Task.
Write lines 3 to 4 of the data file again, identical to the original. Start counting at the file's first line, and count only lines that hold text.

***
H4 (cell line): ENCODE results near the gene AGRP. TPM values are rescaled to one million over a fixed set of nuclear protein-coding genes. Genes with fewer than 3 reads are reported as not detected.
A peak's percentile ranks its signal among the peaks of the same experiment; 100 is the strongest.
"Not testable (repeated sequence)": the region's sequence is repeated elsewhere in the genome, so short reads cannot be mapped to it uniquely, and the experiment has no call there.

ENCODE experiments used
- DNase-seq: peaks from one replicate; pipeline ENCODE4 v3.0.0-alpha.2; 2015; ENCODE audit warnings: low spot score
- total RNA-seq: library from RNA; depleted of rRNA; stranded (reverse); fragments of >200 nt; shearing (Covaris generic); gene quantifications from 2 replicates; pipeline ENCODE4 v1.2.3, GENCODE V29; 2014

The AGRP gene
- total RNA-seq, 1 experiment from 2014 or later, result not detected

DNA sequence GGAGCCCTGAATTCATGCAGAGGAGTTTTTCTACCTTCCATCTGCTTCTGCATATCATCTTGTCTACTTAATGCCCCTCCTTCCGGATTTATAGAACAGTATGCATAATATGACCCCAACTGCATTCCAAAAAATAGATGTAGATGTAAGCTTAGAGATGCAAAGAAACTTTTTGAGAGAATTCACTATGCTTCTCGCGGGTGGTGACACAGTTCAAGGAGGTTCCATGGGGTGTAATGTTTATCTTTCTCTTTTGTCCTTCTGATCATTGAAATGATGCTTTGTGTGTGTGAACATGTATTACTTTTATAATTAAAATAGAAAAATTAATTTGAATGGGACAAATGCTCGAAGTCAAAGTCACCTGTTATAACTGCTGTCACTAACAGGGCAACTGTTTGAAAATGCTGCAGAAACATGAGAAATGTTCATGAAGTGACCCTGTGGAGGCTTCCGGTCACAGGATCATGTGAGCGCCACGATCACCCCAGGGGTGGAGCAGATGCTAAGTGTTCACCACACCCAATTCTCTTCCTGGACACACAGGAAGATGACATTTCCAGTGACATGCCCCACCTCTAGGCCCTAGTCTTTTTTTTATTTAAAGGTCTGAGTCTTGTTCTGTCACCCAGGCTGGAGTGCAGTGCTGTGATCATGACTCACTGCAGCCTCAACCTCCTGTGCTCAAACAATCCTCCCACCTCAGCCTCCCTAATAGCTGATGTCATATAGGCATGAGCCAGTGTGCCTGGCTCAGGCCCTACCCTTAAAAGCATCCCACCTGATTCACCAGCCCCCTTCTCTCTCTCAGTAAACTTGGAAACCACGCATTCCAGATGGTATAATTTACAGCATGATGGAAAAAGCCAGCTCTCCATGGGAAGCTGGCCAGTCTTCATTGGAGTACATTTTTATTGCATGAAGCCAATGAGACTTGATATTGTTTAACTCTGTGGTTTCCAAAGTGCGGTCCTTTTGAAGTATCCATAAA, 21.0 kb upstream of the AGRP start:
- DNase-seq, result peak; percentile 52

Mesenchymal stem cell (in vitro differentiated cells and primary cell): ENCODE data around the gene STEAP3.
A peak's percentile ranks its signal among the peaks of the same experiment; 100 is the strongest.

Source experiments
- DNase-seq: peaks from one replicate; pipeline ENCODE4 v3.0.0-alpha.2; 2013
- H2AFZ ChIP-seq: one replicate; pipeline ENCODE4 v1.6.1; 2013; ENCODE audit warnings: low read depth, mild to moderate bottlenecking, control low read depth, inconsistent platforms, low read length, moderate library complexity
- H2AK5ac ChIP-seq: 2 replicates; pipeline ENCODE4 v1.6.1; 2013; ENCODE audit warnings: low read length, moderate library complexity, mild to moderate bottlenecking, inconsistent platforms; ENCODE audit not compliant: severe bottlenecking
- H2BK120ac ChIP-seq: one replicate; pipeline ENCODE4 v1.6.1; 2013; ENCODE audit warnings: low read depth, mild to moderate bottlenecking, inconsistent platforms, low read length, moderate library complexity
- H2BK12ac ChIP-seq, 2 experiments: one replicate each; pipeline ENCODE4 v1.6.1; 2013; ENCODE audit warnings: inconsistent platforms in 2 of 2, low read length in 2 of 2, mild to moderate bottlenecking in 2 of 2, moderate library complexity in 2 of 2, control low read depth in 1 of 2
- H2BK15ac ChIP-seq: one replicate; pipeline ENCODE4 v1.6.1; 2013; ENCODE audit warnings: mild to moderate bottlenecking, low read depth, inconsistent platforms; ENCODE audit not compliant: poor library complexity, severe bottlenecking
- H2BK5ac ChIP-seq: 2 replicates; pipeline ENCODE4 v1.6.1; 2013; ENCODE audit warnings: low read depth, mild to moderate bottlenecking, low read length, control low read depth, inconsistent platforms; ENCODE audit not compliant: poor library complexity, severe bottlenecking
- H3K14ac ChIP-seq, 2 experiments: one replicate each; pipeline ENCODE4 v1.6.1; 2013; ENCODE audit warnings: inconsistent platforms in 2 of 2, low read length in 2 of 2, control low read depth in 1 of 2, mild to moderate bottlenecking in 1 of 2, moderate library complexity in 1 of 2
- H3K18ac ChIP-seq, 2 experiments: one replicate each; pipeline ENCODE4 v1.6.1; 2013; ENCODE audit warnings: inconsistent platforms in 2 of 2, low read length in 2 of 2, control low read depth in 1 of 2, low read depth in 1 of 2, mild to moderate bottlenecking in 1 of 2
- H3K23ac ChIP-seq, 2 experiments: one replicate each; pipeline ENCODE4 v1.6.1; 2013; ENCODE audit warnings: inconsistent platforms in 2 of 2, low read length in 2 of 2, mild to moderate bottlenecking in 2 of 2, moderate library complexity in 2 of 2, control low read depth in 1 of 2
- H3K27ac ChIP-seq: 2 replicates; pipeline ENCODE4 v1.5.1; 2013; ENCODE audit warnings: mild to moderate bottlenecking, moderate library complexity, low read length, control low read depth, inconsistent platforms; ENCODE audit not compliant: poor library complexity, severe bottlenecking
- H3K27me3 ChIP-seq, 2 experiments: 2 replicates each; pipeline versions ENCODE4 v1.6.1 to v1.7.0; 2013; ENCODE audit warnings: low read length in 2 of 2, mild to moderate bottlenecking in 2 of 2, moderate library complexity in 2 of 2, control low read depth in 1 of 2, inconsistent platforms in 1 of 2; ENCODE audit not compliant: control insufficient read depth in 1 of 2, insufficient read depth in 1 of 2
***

"Not testable (repeated sequence)": the region's sequence is repeated elsewhere in the genome, so short reads cannot be mapped to it uniquely, and the experiment has no call there.

ENCODE experiments used